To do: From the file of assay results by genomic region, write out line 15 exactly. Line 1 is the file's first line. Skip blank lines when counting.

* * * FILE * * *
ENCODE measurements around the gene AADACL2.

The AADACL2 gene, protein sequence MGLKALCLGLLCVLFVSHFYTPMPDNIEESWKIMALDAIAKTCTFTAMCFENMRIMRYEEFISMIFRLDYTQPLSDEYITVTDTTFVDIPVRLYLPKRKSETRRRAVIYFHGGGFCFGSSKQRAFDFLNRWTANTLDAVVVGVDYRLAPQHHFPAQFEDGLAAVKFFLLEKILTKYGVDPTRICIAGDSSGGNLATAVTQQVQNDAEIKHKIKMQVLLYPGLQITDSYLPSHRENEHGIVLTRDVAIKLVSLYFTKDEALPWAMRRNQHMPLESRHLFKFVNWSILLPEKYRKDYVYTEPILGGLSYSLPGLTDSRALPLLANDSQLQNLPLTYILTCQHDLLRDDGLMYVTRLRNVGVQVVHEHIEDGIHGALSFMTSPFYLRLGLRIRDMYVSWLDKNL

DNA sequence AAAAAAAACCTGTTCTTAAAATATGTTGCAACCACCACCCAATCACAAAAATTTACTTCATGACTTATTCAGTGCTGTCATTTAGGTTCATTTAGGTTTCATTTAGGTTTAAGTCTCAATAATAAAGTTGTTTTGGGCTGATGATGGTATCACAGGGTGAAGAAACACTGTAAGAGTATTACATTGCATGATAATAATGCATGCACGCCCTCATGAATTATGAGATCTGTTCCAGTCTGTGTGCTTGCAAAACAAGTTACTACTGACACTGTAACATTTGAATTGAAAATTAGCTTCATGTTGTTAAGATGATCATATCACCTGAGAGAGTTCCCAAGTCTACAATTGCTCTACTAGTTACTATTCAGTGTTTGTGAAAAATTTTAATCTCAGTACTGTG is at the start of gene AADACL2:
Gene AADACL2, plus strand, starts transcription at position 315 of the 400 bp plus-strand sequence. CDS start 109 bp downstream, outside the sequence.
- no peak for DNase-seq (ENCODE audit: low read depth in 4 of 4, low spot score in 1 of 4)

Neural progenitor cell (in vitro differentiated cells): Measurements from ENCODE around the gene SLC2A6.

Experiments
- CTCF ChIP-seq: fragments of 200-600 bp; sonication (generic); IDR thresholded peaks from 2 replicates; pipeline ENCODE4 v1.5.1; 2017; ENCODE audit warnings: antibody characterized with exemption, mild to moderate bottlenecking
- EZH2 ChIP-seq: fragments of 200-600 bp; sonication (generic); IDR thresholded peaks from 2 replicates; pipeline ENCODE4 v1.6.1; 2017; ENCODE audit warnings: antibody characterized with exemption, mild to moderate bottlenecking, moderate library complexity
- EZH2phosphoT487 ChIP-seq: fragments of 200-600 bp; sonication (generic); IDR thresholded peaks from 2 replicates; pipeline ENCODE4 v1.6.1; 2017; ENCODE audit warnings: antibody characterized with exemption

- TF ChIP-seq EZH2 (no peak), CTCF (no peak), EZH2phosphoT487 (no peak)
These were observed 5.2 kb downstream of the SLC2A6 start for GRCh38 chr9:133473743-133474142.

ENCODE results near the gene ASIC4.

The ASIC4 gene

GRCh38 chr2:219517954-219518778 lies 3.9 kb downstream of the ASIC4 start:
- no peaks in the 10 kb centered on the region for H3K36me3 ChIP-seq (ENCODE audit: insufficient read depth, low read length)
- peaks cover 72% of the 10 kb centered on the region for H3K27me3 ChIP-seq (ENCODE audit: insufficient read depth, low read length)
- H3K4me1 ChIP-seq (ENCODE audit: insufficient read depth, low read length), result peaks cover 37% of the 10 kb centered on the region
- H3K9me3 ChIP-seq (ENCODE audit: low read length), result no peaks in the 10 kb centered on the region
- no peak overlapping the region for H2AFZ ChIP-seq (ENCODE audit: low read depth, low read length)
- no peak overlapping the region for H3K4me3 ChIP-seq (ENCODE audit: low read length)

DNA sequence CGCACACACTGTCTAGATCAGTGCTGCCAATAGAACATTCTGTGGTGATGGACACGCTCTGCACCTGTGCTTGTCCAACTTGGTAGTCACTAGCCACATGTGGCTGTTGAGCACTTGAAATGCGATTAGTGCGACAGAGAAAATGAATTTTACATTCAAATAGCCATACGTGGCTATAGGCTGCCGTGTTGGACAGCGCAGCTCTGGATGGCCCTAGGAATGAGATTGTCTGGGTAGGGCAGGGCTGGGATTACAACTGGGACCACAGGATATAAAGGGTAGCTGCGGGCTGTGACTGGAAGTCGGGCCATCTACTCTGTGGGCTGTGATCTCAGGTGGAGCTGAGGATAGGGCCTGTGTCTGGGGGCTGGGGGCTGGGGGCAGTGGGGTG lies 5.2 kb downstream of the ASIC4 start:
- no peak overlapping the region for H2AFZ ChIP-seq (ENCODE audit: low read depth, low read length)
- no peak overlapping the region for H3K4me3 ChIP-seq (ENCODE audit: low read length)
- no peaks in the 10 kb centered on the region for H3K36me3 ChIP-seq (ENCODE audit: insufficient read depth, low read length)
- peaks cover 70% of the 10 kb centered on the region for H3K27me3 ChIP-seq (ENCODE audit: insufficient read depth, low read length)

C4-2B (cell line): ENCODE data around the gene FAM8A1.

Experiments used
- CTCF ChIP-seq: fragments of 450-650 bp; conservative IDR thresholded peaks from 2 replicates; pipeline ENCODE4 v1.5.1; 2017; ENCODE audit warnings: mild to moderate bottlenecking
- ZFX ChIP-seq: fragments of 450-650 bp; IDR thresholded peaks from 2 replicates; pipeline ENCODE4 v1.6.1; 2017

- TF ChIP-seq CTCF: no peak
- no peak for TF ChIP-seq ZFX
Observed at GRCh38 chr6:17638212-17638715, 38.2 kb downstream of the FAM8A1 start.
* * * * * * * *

GRCh38 chr2:219517954-219518778 lies 3.9 kb downstream of the ASIC4 start: